Journey through the Alps


There are many marked footpaths in Eastern Austria. These include local paths as well as designated long distance trails. Any attempt to travel on foot (or ski) across this region will undoubtedly use these trails.

I based my route on the Panico ‘Super-Haute-Route’ book and it quickly became obvious that the authors had relied on the Austrian long distance trail network to plan their route.

From the valley of Rottenmann / Trieben this takes the most obvious line. It travels between the steep limestone peaks of the Ennstaler Alpen and Eisenerzer Alpen and then crosses the five limestone massifs that can be accessed by ski: Hochschwab (2277m), Veitschalpe (1981m), Schneealpe (1903m), Raxalpe (2007m), and Schneeberg (2076m).

The final section through the Vienna woods (Weinerwald) keeps to the high ground wherever possible. In a good snow year it should be possible to reach the outskirts of Vienna by ski, while travelling through some scenic landscapes.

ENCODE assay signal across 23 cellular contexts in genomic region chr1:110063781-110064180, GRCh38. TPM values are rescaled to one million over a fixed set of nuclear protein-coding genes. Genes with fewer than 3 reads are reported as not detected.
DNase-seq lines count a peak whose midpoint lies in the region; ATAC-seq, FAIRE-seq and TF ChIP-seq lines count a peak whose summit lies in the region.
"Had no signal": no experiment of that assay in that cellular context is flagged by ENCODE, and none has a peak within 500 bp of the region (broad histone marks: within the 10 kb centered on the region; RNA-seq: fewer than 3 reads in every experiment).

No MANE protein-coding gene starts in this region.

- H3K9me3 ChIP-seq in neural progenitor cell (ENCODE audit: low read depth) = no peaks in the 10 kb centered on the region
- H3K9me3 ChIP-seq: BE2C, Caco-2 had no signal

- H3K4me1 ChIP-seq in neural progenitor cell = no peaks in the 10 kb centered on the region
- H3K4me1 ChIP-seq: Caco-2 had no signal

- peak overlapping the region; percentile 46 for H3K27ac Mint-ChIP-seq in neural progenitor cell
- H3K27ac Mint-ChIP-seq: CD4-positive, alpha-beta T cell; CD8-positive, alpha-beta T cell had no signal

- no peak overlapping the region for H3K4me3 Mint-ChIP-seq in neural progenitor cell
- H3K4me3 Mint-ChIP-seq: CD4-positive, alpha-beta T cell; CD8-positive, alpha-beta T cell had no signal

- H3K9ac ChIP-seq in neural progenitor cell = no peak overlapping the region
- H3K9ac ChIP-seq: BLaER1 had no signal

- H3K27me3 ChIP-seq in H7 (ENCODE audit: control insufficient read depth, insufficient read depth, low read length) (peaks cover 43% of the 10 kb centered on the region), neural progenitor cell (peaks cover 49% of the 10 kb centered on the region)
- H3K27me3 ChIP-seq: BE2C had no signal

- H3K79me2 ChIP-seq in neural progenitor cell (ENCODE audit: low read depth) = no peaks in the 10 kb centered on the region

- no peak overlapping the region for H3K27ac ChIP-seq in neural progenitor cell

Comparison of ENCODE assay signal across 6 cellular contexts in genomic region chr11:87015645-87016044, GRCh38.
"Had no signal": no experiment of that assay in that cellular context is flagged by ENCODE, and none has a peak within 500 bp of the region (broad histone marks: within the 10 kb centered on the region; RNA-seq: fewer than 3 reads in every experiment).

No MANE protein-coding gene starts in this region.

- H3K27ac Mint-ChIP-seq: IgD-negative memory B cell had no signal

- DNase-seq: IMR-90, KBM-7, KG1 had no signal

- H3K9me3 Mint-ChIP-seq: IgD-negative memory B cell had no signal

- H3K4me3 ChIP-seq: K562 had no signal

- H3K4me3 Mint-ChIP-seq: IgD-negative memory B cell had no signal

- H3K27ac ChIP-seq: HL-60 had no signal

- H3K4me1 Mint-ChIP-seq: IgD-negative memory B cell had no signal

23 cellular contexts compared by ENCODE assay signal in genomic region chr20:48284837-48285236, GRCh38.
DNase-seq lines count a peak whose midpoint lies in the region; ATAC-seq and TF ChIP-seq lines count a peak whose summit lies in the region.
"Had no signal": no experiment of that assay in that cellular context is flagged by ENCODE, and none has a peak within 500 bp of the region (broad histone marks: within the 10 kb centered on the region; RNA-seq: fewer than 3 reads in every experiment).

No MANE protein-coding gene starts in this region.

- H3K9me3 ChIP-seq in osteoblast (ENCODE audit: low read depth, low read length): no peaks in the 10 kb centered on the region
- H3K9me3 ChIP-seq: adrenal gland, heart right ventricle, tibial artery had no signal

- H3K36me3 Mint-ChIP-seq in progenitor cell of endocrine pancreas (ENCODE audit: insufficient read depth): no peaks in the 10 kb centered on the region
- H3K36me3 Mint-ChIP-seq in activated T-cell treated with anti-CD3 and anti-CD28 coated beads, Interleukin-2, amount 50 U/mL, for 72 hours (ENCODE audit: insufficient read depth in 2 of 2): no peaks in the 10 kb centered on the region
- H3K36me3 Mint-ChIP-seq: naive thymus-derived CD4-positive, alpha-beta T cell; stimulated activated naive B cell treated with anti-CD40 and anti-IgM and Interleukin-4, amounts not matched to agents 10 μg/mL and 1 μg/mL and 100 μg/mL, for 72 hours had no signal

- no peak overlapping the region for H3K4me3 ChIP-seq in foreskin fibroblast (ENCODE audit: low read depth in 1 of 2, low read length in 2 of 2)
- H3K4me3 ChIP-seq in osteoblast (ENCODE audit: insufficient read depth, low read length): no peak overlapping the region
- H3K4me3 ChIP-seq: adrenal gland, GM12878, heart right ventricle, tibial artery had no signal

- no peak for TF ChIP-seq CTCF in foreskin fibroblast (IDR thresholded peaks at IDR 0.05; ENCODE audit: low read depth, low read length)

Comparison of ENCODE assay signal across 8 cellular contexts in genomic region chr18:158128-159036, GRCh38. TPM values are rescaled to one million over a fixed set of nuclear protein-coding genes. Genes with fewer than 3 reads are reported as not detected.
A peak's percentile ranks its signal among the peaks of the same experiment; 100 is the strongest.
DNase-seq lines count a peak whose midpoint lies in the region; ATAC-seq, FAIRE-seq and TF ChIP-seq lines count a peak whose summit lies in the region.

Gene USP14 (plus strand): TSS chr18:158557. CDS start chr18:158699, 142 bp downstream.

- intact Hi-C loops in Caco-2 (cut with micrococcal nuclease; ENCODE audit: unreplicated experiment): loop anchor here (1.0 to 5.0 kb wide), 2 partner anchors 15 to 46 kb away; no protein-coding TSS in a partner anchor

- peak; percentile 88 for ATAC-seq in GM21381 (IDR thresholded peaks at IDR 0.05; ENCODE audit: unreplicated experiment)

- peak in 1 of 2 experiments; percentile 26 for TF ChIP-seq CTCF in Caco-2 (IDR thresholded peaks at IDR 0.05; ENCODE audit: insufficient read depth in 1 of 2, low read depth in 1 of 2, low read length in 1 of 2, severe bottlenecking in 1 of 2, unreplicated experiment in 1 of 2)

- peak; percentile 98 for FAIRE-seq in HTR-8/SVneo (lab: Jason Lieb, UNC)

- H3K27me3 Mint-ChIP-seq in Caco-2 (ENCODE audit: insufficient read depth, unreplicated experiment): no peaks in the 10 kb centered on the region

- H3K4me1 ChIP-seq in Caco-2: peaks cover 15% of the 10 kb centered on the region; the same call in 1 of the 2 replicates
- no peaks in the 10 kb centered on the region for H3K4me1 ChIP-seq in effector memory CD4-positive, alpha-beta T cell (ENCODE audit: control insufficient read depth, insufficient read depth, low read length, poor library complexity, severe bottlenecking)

The only part of this route that could perhaps be changed is the final 2 days of the 2017 route (A27 and A28) plus the first three days of the 2018 route (A29, A30 and A31). The route that I followed bypassed the easternmost section of the Niedre Tauern (the Schladminger Tauern) by travelling further north. There are popular summer hiking trails in the Schladminger Tauern that can be followed W-E or E-W, and there are several huts (closed in winter). These are not obvious ski mountains and it may not be possible to find a viable ski route that links Obertauern to Trieben. If it were possible to make a ski route this would remove the need for the only two full days of road walking in the ski crossing of Austria (A28 and A31), although this would probably extend the duration of the Austrian journey by several days.



David Hamilton
High Adventure
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